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New battery tech can keep your smartphone charged for five continuous days

h can keep your smartphone charged for five continuous days

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The new high-capacity lithium-sulfur batteries can pave way for cheaper electric cars and solar grids.

Researchers have developed a new solution that is capable of powering smartphones for five continuous days or electric cars to run over 1,000 km without needing to refuel.

The new battery solution does away with the traditional lithium-ion combination in modern batteries that power devices such as smartwatches, smartphones, and even pacemakers. Instead, researchers used lithium-sulfur batteries to achieve ultra-high capacity.

Researchers at Australia-based Monash University said the team could re-configure the design of sulfur cathodes using the existing materials in standard lithium-ion batteries. The reconfiguration helped researchers achieve higher stress levels without registering any drop in overall capacity or performance.

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Successful deployment of CQC’s Iron Bridge Quantum Photonic Cryptography Device into IBM Key Protect

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The IronBridge 4 qubit cryptographic device, which can generate quantum secure keys for your applications, successfully integrates with IBM Key Protect for IBM Cloud.

Cambridge Quantum Computing has integrated its IronBridge quantum photonic cryptographic device with IBM Key Protect and can demonstrate the generation of post-quantum secure keys.

This solution requires minimal changes to existing infrastructure and interfaces natively with the IBM Cloud platform. This project was achieved through Cambridge Quantum Computing working with the IBM Key Protect team. Technically, this provides the IBM Cloud with various forms of post-quantum encryption keys and enhanced security around existing cryptography, as classical AES keys benefit from being generated from a quantum source of entropy. The keys are generated through NIST pre-approved algorithms and are uploaded and stored ready for use as Key Protect Standard Keys.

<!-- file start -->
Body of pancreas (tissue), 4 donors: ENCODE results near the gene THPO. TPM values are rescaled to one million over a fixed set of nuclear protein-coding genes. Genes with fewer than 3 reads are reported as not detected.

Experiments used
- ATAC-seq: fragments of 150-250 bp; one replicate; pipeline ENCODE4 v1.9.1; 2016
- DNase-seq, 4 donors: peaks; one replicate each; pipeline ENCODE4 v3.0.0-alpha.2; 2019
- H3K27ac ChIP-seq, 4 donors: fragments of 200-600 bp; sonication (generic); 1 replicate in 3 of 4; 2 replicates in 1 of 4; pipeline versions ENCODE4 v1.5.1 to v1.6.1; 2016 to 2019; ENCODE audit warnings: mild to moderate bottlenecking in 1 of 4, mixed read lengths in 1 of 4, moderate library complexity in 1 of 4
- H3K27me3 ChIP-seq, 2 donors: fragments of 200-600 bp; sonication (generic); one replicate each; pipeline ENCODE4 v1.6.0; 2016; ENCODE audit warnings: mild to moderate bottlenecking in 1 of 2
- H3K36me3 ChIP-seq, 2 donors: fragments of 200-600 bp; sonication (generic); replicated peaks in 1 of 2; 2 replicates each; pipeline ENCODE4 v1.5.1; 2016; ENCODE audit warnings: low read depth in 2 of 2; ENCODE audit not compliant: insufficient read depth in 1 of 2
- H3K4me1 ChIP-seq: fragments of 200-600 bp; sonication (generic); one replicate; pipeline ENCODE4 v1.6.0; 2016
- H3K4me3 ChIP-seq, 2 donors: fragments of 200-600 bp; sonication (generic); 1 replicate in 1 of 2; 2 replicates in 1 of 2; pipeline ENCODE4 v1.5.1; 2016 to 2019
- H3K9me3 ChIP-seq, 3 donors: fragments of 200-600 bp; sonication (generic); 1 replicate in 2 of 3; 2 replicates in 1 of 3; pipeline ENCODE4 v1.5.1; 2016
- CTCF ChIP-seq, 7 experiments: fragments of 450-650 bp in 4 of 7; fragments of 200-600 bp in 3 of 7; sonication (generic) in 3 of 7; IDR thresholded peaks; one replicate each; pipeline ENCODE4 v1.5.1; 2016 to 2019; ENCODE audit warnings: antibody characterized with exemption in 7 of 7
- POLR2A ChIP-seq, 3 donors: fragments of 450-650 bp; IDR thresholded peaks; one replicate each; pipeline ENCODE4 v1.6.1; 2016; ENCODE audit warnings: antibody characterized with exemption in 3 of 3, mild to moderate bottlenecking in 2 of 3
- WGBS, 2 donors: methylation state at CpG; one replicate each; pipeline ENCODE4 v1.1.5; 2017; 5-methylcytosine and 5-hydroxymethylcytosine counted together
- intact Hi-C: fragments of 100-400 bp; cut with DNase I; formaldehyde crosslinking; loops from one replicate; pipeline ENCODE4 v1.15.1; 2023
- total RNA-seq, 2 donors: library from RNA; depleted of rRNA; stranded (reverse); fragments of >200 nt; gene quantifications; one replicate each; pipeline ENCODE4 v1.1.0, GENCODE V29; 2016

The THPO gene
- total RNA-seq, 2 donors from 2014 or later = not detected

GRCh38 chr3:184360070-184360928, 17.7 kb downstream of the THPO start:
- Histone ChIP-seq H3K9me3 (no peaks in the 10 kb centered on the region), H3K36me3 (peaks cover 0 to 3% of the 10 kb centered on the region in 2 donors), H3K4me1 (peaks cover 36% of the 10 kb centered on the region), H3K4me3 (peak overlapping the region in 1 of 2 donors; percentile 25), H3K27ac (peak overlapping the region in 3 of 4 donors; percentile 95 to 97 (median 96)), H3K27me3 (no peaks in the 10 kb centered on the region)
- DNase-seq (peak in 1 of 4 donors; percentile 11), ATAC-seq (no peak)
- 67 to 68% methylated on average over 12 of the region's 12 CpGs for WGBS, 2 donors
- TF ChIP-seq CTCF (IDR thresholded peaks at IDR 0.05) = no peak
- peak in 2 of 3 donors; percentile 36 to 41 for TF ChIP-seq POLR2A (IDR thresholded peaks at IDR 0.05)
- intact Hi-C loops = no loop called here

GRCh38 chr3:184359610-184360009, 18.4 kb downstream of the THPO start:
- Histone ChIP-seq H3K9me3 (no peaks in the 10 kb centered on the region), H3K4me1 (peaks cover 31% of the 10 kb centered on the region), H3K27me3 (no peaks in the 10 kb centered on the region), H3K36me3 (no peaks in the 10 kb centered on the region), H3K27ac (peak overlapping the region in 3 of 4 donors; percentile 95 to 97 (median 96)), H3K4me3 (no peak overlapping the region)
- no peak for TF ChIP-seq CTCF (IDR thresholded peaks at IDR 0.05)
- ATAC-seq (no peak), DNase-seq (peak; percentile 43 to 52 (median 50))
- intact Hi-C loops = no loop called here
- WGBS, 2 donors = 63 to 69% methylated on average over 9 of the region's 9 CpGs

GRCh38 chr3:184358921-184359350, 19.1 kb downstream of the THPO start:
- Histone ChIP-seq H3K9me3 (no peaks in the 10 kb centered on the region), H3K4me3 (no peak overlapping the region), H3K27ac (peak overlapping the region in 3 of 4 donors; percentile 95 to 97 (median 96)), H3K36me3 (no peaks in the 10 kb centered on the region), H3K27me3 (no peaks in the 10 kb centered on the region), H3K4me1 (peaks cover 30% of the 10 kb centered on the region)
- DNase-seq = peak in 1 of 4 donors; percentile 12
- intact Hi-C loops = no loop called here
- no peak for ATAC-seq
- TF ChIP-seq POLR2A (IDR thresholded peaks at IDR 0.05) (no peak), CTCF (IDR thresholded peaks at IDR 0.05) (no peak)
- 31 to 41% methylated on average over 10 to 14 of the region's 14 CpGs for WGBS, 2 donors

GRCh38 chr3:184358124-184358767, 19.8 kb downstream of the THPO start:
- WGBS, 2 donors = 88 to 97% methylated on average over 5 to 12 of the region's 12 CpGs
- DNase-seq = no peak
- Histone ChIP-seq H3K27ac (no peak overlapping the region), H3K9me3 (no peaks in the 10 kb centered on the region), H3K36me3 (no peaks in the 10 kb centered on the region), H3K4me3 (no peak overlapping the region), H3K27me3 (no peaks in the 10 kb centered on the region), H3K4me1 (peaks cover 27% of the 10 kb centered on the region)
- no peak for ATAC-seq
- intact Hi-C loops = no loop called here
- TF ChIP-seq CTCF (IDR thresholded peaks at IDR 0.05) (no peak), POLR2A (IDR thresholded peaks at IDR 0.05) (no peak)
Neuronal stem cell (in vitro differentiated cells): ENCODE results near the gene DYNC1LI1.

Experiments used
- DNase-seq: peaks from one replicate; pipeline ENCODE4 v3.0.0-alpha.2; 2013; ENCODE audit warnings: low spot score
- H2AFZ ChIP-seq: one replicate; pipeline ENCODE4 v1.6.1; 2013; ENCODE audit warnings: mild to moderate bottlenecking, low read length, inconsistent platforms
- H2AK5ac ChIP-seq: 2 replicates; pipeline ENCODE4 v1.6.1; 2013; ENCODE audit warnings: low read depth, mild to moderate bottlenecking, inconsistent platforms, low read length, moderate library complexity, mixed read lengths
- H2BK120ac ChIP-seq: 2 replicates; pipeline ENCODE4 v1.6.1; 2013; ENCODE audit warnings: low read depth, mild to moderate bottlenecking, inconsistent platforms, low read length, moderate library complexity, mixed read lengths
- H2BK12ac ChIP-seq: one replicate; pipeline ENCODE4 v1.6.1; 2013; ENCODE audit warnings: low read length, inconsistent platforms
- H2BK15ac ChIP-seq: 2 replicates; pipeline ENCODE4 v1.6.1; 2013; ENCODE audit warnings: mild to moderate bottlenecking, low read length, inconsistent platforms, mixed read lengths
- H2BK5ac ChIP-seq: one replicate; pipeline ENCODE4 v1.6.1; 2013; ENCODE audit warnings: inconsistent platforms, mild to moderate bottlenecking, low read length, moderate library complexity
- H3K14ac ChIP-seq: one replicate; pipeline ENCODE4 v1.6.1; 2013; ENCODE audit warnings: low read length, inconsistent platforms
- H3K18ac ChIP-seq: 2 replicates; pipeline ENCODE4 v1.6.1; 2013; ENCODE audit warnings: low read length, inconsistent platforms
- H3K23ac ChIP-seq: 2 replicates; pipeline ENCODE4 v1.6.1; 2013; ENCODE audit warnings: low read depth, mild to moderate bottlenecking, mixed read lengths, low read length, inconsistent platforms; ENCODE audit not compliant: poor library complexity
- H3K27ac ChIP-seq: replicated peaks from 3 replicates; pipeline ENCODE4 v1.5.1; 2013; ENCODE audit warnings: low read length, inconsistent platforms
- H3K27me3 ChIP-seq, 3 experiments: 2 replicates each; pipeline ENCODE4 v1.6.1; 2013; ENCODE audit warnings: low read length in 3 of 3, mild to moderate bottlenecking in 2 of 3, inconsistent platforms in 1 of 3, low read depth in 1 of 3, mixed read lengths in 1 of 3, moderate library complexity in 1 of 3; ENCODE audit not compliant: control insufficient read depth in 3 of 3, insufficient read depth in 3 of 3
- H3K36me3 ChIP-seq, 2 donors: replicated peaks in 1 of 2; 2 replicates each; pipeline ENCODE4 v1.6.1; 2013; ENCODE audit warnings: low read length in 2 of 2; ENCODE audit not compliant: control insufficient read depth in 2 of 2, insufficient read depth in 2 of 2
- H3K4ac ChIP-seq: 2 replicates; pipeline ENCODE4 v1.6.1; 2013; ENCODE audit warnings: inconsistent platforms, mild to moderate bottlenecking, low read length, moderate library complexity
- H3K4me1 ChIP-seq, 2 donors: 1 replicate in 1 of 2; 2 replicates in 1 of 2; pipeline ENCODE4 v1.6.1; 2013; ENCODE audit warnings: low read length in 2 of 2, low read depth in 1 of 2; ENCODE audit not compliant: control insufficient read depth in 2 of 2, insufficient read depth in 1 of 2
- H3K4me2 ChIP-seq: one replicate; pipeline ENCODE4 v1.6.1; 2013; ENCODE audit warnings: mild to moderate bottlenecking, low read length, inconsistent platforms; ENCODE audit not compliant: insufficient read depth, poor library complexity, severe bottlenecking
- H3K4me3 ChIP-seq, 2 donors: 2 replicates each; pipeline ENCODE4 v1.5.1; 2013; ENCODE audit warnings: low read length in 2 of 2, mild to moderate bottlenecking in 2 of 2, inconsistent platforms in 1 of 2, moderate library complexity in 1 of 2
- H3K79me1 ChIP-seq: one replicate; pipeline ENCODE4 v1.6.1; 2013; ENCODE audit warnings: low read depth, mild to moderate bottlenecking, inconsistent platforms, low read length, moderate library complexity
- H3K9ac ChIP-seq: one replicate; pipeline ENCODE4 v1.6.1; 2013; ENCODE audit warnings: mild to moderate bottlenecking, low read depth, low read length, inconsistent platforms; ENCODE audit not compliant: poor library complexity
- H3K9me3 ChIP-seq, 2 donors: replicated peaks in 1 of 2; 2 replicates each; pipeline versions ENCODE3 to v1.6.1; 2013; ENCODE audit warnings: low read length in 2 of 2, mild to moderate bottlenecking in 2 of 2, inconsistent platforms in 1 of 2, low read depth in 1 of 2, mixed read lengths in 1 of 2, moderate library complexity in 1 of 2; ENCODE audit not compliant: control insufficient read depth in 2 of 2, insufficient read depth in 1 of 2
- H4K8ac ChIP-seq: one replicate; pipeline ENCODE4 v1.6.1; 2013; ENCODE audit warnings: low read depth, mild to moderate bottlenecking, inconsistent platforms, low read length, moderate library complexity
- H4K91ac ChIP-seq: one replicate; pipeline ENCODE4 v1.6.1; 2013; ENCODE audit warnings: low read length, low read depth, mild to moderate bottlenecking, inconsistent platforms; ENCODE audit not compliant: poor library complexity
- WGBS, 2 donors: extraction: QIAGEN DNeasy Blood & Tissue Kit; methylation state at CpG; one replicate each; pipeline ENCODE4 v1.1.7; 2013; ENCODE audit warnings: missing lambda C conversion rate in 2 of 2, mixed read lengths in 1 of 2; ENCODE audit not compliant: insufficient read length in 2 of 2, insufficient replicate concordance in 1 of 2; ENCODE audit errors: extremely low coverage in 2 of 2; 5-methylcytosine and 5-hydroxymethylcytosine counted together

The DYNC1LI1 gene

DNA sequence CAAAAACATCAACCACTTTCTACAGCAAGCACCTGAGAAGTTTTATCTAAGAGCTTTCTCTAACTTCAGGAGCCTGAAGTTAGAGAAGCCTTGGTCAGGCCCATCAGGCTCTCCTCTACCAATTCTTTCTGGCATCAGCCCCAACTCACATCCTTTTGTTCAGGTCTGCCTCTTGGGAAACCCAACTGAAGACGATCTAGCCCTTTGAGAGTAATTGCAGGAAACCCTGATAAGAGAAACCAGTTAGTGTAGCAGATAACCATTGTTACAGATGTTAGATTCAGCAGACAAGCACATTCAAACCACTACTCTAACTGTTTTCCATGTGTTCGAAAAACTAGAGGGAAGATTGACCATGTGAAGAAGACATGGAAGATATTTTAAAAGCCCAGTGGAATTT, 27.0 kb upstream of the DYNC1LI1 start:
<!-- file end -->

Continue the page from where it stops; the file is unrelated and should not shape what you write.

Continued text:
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Robot debates humans about the dangers of artificial intelligence

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Project Debater argued both for and against the benefits of artificial intelligence

An artificial intelligence has debated the dangers of AI – narrowly convincing audience members that the technology will do more good than harm.

Project Debater, a robot developed by IBM, spoke on both sides of the argument, with two human teammates for each side helping it out. Talking in a female American voice to a crowd at the University of Cambridge Union on Thursday evening, the AI gave each side’s opening statements, using arguments drawn from more than 1100 human submissions made ahead of time.

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120 million workers will need to be retrained due to AI, says IBM study

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The skills gap is widening between people and AI.